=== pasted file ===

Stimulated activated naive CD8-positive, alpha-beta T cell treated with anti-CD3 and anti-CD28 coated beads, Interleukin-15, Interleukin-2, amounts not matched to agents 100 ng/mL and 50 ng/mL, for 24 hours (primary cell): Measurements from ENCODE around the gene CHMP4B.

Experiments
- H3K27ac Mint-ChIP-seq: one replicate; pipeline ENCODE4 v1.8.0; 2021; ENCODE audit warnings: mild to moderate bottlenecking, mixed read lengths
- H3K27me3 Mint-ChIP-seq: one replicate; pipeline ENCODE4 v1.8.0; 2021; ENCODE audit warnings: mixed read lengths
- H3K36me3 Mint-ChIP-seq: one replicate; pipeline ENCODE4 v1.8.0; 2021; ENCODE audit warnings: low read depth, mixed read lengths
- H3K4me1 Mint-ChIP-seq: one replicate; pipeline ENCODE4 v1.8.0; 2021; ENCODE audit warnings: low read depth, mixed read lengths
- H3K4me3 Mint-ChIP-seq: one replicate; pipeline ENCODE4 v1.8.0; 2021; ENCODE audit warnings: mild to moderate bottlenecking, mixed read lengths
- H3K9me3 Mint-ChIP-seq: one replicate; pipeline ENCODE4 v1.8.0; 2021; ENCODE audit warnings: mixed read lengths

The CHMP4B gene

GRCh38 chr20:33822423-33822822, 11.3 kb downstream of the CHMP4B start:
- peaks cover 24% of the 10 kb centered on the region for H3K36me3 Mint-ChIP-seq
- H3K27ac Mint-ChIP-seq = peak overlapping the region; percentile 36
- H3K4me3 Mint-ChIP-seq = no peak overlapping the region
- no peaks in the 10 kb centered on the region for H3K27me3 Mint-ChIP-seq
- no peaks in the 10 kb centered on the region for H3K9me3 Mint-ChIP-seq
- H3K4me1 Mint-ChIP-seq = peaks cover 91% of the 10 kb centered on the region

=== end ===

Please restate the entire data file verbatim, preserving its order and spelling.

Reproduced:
Stimulated activated naive CD8-positive, alpha-beta T cell treated with anti-CD3 and anti-CD28 coated beads, Interleukin-15, Interleukin-2, amounts not matched to agents 100 ng/mL and 50 ng/mL, for 24 hours (primary cell): Measurements from ENCODE around the gene CHMP4B.

Experiments
- H3K27ac Mint-ChIP-seq: one replicate; pipeline ENCODE4 v1.8.0; 2021; ENCODE audit warnings: mild to moderate bottlenecking, mixed read lengths
- H3K27me3 Mint-ChIP-seq: one replicate; pipeline ENCODE4 v1.8.0; 2021; ENCODE audit warnings: mixed read lengths
- H3K36me3 Mint-ChIP-seq: one replicate; pipeline ENCODE4 v1.8.0; 2021; ENCODE audit warnings: low read depth, mixed read lengths
- H3K4me1 Mint-ChIP-seq: one replicate; pipeline ENCODE4 v1.8.0; 2021; ENCODE audit warnings: low read depth, mixed read lengths
- H3K4me3 Mint-ChIP-seq: one replicate; pipeline ENCODE4 v1.8.0; 2021; ENCODE audit warnings: mild to moderate bottlenecking, mixed read lengths
- H3K9me3 Mint-ChIP-seq: one replicate; pipeline ENCODE4 v1.8.0; 2021; ENCODE audit warnings: mixed read lengths

The CHMP4B gene

GRCh38 chr20:33822423-33822822, 11.3 kb downstream of the CHMP4B start:
- peaks cover 24% of the 10 kb centered on the region for H3K36me3 Mint-ChIP-seq
- H3K27ac Mint-ChIP-seq = peak overlapping the region; percentile 36
- H3K4me3 Mint-ChIP-seq = no peak overlapping the region
- no peaks in the 10 kb centered on the region for H3K27me3 Mint-ChIP-seq
- no peaks in the 10 kb centered on the region for H3K9me3 Mint-ChIP-seq
- H3K4me1 Mint-ChIP-seq = peaks cover 91% of the 10 kb centered on the region